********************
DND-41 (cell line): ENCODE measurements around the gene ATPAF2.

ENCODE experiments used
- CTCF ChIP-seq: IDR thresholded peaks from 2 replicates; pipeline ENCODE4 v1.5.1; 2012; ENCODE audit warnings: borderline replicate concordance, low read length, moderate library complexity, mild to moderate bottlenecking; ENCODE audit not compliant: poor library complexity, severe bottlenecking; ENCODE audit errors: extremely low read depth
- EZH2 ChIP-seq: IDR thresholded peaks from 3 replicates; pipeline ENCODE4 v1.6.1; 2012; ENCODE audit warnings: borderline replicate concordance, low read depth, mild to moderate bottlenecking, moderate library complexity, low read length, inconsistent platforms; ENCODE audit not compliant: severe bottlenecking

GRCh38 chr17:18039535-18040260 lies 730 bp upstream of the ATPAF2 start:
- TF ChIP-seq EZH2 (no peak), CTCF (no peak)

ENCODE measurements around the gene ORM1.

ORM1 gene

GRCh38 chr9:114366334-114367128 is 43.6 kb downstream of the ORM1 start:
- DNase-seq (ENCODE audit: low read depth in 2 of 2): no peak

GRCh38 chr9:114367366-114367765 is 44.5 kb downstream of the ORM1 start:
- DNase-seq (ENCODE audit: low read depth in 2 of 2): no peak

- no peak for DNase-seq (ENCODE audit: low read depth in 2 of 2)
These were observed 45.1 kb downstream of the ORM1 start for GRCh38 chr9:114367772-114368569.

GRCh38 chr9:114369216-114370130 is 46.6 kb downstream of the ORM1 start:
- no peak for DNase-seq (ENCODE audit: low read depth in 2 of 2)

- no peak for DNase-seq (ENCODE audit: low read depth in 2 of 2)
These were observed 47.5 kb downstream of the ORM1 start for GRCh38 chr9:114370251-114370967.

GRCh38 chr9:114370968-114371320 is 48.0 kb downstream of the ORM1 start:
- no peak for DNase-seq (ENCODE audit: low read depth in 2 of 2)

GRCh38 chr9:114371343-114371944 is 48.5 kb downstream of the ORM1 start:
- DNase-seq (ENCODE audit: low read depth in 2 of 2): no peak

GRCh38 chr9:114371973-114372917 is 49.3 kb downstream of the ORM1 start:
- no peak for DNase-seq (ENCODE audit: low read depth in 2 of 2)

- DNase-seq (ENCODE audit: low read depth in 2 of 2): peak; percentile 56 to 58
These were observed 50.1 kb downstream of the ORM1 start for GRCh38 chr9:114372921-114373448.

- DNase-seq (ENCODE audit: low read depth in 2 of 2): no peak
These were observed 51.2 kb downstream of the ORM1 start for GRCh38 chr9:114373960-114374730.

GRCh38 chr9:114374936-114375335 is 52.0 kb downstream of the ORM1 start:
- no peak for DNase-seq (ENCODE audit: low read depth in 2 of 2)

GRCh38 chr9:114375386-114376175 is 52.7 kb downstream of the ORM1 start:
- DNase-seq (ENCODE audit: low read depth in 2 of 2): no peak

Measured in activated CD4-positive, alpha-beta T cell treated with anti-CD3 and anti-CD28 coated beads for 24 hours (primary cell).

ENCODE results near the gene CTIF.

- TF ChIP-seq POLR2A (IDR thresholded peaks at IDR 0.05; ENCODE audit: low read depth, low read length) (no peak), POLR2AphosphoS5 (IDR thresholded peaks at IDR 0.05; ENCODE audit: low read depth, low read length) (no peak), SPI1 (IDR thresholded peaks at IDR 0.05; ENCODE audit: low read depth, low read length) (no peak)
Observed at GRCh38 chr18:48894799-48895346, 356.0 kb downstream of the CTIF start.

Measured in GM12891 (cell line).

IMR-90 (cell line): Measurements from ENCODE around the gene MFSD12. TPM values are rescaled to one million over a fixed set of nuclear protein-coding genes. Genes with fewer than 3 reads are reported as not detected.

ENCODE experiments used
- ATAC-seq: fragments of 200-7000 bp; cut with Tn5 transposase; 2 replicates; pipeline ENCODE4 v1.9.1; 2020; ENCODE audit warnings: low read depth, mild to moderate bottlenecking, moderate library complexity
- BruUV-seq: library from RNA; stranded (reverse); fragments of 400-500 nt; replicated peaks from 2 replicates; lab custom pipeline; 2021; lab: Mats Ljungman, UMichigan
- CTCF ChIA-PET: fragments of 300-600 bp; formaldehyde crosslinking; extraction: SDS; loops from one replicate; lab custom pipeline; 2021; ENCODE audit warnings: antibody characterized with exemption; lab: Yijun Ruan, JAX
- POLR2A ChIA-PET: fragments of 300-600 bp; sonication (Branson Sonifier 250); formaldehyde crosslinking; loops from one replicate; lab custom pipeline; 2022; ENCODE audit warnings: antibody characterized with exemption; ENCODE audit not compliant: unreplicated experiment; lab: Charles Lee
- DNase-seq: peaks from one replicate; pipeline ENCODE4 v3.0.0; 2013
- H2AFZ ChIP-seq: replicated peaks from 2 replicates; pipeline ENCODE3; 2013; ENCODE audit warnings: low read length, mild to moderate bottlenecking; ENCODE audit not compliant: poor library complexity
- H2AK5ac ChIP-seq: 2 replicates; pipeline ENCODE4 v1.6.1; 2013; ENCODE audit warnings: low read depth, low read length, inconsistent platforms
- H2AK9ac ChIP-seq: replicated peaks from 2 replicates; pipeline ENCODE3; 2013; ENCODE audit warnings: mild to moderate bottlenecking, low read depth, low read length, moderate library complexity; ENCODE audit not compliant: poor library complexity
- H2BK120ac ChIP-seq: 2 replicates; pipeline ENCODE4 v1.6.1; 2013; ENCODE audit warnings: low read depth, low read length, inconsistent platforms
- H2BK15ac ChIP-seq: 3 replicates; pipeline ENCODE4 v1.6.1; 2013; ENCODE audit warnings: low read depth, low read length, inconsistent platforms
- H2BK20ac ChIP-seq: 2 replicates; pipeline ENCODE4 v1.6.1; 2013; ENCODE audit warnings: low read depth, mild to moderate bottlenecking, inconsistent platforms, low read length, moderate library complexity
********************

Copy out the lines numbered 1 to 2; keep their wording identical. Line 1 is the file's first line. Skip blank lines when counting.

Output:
DND-41 (cell line): ENCODE measurements around the gene ATPAF2.

ENCODE experiments used